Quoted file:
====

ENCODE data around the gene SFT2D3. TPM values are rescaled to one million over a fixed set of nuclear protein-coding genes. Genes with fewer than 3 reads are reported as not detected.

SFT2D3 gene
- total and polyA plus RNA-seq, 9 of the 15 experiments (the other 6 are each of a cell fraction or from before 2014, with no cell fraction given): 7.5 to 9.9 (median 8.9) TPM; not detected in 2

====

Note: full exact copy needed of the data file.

ENCODE data around the gene SFT2D3. TPM values are rescaled to one million over a fixed set of nuclear protein-coding genes. Genes with fewer than 3 reads are reported as not detected.

SFT2D3 gene
- total and polyA plus RNA-seq, 9 of the 15 experiments (the other 6 are each of a cell fraction or from before 2014, with no cell fraction given): 7.5 to 9.9 (median 8.9) TPM; not detected in 2